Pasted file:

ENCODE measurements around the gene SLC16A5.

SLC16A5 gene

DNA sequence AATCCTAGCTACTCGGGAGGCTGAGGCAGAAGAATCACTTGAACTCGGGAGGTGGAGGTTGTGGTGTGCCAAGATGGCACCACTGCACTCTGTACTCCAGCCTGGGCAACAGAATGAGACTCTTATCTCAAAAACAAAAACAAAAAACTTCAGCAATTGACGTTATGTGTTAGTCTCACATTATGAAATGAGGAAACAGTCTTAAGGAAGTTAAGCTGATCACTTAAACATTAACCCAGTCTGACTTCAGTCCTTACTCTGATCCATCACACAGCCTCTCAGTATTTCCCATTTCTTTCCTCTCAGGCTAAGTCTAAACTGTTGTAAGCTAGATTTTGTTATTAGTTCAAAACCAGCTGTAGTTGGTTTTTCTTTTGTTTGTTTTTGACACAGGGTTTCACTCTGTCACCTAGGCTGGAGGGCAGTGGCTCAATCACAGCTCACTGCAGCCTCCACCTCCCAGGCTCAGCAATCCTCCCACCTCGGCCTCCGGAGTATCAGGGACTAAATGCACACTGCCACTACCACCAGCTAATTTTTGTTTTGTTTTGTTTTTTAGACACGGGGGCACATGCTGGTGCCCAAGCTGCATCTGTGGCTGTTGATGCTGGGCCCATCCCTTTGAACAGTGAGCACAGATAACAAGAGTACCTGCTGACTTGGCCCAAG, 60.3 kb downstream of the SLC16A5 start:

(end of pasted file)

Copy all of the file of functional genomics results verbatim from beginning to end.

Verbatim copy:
ENCODE measurements around the gene SLC16A5.

SLC16A5 gene

DNA sequence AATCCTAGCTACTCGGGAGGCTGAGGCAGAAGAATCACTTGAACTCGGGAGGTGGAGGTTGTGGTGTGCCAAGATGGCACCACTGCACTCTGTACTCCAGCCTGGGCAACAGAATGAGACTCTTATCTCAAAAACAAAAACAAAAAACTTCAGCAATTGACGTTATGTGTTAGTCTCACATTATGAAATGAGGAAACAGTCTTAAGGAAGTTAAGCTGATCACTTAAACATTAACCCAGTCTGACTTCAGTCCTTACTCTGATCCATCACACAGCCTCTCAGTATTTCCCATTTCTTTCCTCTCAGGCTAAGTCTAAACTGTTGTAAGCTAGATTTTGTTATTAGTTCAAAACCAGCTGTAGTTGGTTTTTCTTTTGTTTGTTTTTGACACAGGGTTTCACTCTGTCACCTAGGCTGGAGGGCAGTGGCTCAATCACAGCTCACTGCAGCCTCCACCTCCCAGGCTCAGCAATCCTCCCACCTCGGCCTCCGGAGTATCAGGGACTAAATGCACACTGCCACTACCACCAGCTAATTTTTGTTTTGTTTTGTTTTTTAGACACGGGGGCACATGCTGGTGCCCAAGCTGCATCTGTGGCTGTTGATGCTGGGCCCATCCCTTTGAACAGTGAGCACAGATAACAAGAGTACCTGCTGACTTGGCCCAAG, 60.3 kb downstream of the SLC16A5 start: